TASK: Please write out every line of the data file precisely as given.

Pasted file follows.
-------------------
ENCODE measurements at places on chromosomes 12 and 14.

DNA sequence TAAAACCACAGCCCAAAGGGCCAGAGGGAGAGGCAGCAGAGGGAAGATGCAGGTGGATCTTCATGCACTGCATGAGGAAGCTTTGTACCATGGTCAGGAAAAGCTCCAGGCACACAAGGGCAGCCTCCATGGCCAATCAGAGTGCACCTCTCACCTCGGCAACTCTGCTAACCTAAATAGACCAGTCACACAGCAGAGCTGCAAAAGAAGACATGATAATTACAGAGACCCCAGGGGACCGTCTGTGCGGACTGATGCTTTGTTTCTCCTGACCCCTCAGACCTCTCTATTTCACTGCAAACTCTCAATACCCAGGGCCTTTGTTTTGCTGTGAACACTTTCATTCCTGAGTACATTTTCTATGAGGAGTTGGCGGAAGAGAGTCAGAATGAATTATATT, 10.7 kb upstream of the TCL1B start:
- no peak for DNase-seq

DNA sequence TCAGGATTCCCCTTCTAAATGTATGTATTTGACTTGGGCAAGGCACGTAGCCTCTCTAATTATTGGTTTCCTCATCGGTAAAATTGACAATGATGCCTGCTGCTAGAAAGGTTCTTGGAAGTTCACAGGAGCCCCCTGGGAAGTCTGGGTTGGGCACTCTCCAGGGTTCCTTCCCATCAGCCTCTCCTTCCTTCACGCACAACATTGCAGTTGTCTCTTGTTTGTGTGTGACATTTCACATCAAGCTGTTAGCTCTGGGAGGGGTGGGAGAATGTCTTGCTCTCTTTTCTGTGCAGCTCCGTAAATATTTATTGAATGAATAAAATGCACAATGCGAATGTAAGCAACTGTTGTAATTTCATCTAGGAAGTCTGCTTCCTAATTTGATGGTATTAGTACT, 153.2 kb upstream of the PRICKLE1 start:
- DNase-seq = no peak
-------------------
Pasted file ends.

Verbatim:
ENCODE measurements at places on chromosomes 12 and 14.

DNA sequence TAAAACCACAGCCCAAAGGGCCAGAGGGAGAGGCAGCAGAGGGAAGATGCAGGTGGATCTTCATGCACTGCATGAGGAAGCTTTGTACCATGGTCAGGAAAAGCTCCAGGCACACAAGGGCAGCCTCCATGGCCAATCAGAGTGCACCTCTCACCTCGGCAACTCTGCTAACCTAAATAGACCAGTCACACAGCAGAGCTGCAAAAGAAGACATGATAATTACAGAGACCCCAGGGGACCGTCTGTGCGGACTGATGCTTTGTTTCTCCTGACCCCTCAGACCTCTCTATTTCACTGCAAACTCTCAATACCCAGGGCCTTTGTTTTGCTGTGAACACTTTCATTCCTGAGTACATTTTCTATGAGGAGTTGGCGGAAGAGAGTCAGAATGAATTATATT, 10.7 kb upstream of the TCL1B start:
- no peak for DNase-seq

DNA sequence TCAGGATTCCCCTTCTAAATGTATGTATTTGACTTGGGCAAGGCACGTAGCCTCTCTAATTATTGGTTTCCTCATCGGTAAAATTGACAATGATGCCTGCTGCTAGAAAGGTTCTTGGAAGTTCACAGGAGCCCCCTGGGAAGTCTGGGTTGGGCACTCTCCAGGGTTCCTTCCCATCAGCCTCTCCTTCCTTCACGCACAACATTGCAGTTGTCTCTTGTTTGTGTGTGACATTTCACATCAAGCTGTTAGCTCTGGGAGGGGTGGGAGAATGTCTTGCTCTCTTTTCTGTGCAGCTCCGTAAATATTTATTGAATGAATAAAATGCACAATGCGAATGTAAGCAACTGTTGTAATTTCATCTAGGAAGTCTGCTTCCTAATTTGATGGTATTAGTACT, 153.2 kb upstream of the PRICKLE1 start:
- DNase-seq = no peak